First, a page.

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Blue Jackets The Log of the Teaser

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We Jolly Sailor Boys.

“Come along, boys; look sharp! Here’s old Dishy coming.”

“Hang old Dishipline; he’s always coming when he isn’t wanted. Tumble over.”

We three lads, midshipmen on board HM clipper gunboat the Teaser, did “tumble over”—in other words, made our way down into the boat alongside—but not so quickly that the first lieutenant, Mr Reardon, who, from his slightly Hibernian pronunciation of the word discipline and constant references thereto had earned for himself among us the sobriquet of “Dishy,” did catch sight of us, come to the gangway and look down just as Double B had given the order to shove off, and was settling the strap of the large telescope he carried over his shoulder. I ought to tell you our names, though, in order of seniority; and it will make matters more easy in this log if I add our second handles or nicknames, for it was a habit among us that if a fellow could by any possibility be furnished with an alias, that furnishing took place.

For instance, Bruce Barkins always went by the name of “Double B,” when, in allusion to the Bark in his family name, he was not called the “Little Tanner,” or “Tanner” alone; Harry Smith, being a swarthy, dark-haired fellow, was “Blacksmith;” and I, Nathaniel Herrick, was dubbed the first day “Poet”—I, who had never made a line in my life—and later on, as I was rather diminutive, the “Gnat.”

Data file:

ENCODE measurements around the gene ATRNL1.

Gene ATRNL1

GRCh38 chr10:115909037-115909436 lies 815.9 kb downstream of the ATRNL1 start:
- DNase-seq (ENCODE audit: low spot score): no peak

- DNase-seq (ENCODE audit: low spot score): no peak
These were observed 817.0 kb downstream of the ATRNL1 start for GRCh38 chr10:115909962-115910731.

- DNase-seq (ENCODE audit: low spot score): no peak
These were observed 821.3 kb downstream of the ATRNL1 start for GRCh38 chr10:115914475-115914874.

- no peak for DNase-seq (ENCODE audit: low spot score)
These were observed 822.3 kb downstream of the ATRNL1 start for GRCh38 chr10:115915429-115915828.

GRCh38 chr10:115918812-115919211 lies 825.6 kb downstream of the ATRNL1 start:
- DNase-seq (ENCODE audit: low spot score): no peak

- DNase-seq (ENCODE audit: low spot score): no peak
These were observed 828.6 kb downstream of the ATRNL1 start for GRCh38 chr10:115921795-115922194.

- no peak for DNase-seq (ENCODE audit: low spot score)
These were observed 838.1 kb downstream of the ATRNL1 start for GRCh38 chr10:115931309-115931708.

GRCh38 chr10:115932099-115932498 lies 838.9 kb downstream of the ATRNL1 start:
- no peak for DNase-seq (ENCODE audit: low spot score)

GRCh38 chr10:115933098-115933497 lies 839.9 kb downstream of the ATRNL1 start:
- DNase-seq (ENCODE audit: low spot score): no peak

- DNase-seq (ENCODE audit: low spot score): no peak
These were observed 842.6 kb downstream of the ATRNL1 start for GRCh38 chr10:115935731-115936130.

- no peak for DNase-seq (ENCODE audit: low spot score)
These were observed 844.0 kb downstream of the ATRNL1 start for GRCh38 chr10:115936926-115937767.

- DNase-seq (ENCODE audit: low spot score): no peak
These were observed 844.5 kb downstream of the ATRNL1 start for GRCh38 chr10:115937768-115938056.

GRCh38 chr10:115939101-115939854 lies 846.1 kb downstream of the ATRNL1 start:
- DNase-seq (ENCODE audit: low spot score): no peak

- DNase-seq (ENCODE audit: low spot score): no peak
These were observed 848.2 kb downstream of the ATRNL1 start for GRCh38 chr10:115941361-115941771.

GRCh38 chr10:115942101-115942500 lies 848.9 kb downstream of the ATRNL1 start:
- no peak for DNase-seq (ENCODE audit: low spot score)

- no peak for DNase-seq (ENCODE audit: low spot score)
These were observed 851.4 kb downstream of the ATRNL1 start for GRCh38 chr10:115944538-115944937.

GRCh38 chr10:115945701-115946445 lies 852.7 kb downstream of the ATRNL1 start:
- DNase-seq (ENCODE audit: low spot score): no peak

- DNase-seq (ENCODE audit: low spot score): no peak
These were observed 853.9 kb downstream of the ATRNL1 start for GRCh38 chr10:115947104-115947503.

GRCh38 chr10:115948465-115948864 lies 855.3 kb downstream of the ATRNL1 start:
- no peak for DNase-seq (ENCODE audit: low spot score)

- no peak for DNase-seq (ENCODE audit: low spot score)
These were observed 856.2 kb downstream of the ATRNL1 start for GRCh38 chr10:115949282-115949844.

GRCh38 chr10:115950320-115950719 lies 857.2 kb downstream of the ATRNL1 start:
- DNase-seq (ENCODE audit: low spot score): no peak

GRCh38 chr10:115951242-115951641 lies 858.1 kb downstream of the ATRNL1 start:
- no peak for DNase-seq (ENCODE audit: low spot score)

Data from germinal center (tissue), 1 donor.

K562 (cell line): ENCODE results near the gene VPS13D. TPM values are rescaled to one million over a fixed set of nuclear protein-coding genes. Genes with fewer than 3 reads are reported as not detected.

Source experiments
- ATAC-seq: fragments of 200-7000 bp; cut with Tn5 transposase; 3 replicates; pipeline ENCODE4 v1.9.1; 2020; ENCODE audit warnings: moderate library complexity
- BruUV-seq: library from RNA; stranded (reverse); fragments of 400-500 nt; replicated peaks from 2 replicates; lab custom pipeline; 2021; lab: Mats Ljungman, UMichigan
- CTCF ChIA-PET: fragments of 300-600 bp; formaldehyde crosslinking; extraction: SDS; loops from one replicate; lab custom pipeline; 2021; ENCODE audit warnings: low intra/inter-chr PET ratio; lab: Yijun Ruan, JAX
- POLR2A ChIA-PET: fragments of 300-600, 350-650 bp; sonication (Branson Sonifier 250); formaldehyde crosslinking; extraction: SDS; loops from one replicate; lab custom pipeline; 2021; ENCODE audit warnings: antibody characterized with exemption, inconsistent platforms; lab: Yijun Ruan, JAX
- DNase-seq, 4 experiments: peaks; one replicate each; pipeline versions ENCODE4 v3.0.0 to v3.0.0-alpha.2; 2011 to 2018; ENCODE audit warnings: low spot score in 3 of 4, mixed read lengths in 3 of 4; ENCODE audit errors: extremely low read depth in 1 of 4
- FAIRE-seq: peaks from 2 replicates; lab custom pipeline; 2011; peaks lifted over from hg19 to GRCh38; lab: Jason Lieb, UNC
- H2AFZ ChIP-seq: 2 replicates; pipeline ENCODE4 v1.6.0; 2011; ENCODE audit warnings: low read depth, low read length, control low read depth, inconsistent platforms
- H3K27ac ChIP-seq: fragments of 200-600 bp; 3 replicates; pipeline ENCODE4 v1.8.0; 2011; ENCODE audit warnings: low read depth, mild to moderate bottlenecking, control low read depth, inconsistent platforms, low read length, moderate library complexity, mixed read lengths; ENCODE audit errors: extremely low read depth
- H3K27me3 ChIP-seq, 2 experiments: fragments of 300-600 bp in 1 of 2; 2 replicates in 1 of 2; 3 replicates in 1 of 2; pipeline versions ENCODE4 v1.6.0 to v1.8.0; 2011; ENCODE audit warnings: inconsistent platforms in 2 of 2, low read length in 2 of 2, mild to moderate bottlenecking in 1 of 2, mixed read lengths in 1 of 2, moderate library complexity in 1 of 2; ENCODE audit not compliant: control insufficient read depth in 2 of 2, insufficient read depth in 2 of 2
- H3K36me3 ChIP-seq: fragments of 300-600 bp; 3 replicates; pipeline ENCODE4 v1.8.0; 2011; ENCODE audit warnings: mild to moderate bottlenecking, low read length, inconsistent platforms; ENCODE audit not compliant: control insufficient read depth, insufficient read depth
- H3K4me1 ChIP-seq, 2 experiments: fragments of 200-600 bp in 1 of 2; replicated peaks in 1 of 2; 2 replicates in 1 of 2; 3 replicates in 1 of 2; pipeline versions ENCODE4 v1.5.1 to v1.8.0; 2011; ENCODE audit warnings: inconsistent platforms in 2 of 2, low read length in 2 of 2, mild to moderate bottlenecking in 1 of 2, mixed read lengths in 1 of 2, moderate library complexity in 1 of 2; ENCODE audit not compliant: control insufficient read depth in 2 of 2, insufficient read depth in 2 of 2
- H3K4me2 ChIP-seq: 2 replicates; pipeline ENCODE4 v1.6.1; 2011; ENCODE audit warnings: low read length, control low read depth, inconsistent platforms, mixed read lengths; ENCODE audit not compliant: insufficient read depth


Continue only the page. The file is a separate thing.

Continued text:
One can’t start fair upon any voyage without preparations, so I must put in another word or two to tell you that there were two logs kept on board the good ship Teaser—one by the chief officer, and in which the captain often put down his opinion. This is not that, but my own private log; and I’m afraid that if the skipper or Lieutenant Reardon had ever seen it he would have had a few words of a sort to say to me—words which I would rather not have heard.

It was a gloriously fine morning. We had been dodging about the coast on and off for a month on the look-out for piratical junks and lorchas, had found none, and were now lying at anchor in the mouth of the Nyho river, opposite the busy city of that name. Lastly, we three had leave to go ashore for the day, and were just off when the first lieutenant came and stood in the gangway, just as I have said, and the Tanner had told the coxswain to shove off.

“Stop!” cried our tyrant loudly; and the oars which were being dropped into the pea-soupy water were tossed up again and held in a row.

“Oh my!” groaned Barkins.

“Eh?” cried the first lieutenant sharply. “What say?” and he looked hard at me.

“I didn’t speak, sir.”

“Oh, I thought you did. Well, young gentlemen, you are going ashore for the day. Not by my wish, I can assure you.”

“No, sir,” said Smith, and he received a furious look.

“Was that meant for impertinence, sir?”

“I beg pardon, sir; no, sir.”

“Oh, I’m very glad it was not. I was saying it was not by my wish that you are going ashore, for I think you would be all better employed in your cabin studying navigation.”

“Haven’t had a holiday for months, sir,” said Barkins, in a tone of remonstrance....